Photos: 'Ghost forests' show the skeletons of dead trees as saltwater encroaches coastal areas

By Chaffin Mitchell, AccuWeather staff writer

Share this article:


As sea levels rise, saltwater is inching into wetlands and forests, killing trees and creating eerie ghost forests on coastlines worldwide.

With land and water constantly shifting, forests die and are buried in sediment and open water.

The seawater invades by filling the fresh water with salt, which is potent to trees along all coastlines. The salty water slowly poisons living trees, leaving a haunted ghost forest of dead and dying lumber.

This ghost forest near Girdwood, Alaska, is a remnant of the 1964 earthquake, which flooded this area with saltwater, killing the trees and leaving a 'ghost forest.' (Image via Peter Rintels)

A ghost forest on the mainland of Sleeping Bear Dunes National Lakeshore. (Twitter Photo/Jonathan Schechter/OaklandNature)

This July 16, 2017 photo shows a ghost forest near the Savannah River in Port Wentworth, Ga. Rising sea levels are killing trees along vast swaths of the North American coast by inundating them in salt water. (AP Photo/Stephen B. Morton)

Ghost forest at Blackwater National Wildlife Refuge on June 11, 2014. (Photo/Kyle Derby, USGS Patuxent Wildlife Research Center. Public domain.)

When the Colorado River in Texas was dammed to form Inks Lake, a forest was immersed in water which killed it. That resulted in a ghost forest. (Photo/Wing-Chi Poon)

A ghost forest on Capers Island, South Carolina. (Photo/NOAA.gov)

A picture taken on October 16, 2017 of a ghost forest in Nags Head Woods, North Carolina. (Photo/NC Wetlands)

In this July 16, 2017, photo, the sun rises on a ghost forest near the Savannah River in Port Wentworth, Ga. Rising sea levels are killing trees along vast swaths of the North American coast by inundating them in salt water. (AP Photo/Stephen B. Morton)

Ghost forest formed from the 1964 magnitude 9.2 earthquake. (Photo/USGS)

Brian Atwater, far right, leads a 2008 field trip to a ghost forest along the Copalis River, Washington—a stand of trees that died when their roots were submerged in seawater by subsidence of the ground during a tsunami-generating earthquake in 1700. (Photo/USGS)

Trunks of forest trees above the Sandy River, Oregon, at Oxbow Regional Park, were buried by rapid deposition of sediment following a 1781 eruption at Mount Hood. Erosion later exposed this ghost forest. (Photo/Thomas C Pierson, USGS)

A ghost forest near Seward, Alaska. (Photo/USGS)


Ghost forests can also form after a tsunami or when a major earthquake lowers the trees into the ground. The saltwater incursion into the woods kills the trees and helps preserve them.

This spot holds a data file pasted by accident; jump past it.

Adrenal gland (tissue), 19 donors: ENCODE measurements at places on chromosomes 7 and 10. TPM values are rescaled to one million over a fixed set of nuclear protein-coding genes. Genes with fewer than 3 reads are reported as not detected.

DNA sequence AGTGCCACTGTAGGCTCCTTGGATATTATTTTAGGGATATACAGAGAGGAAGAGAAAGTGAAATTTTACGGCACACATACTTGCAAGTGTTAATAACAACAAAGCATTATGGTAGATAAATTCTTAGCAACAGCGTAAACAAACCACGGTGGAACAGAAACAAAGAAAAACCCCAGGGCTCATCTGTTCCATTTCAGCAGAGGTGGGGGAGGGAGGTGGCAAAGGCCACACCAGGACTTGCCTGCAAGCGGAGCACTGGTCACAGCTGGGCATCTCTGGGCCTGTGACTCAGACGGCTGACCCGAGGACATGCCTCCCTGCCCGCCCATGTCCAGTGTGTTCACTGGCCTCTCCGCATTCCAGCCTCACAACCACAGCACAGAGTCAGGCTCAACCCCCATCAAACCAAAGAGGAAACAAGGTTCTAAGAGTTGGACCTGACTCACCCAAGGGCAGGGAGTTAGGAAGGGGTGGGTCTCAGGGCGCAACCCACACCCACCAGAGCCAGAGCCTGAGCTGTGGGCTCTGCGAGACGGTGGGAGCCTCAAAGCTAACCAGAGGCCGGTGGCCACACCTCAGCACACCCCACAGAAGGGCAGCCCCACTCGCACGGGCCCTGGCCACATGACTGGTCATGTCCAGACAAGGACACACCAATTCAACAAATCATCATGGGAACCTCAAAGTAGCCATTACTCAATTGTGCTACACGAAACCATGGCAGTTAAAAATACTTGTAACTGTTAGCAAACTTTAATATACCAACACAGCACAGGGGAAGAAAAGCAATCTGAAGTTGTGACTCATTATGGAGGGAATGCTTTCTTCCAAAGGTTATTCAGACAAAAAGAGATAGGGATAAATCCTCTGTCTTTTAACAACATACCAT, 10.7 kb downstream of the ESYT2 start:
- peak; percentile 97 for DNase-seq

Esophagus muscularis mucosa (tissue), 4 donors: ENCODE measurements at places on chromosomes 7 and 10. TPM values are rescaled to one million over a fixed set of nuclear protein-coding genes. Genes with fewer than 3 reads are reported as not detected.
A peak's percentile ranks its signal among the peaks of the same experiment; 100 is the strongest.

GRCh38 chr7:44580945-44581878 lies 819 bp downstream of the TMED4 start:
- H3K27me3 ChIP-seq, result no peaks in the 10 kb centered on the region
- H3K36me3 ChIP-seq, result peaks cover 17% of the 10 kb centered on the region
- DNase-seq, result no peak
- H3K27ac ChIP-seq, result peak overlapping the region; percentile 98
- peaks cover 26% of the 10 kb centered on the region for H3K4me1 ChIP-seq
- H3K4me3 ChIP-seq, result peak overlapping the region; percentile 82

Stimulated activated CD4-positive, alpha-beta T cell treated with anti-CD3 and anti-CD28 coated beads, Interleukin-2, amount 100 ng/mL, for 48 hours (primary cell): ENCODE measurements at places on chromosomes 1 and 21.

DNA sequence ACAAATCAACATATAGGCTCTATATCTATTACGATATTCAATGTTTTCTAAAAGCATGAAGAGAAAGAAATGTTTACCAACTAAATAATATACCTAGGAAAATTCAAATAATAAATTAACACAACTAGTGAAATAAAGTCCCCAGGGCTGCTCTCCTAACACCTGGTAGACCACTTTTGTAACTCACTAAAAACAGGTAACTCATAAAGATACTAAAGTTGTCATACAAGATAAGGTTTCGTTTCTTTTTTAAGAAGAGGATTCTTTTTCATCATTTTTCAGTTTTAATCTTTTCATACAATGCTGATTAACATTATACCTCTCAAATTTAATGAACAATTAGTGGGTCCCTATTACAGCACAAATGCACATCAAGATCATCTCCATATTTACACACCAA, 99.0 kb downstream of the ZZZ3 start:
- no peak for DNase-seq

When an earthquake hits, saltwater rushes into the subsided land, poisoning all the plants. Over time, the now-dead forest can trap mud and saltwater-friendly plants slowly build new land around the eerie dead woodland.

Sea Level Rise Ghost Forests

This July 16, 2017, photo shows a ghost forest near the Savannah River in Port Wentworth, Ga. Rising sea levels are killing trees along vast swaths of the North American coast by inundating them in salt water. (AP Photo/Stephen B. Morton)


The decaying trees of a ghost forest usually look like giant gray pillars without branches or leafs.


During an earthquake in 1964 in Girdwood, Anchorage, Alaska, the bedrock dropped nine feet, causing the mud, trees and everything else to drop. Once the tides swept in, trees were inundated with saltwater, soaking their roots and creating today’s Girdwood Ghost Forest.

The Neskowin Ghost Forest was unearthed on the Oregon coast of the United States after a series of storms hit the area in the winter of 1997. Scientists say it was most likely created when an earthquake lowered the trees then were covered by mud from landslides or debris from a tsunami.

The stumps of the Neskowin Ghost Forest have been estimated to be approximately 2,000 years old, and are believed to have stood 150-200 feet high when they were alive.

The Mississippi Delta region of Louisiana is also now changing due to rising waters, the sinking of earth's crust and sediments compacting along the Mississippi River.

RELATED:
How the moon and seasons plays a role in paranormal activity
How temperature plays a role in ghost hunting
Do thunderstorms affect paranormal activity?
Top weather phobias explored: Millions of Americans experience these weather fears
Eerie video shows forest ‘breathing’ and it's freaking people out
"Pumpkin stars:" Halloween treat from the cosmos

Some of North Carolina’s maritime forests have also been transformed from lively greenery to spooky remnants of a forest.

Report a Typo

Comments

Comments that don't add to the conversation may be automatically or manually removed by Facebook or AccuWeather. Profanity, personal attacks, and spam will not be tolerated.

More Weather News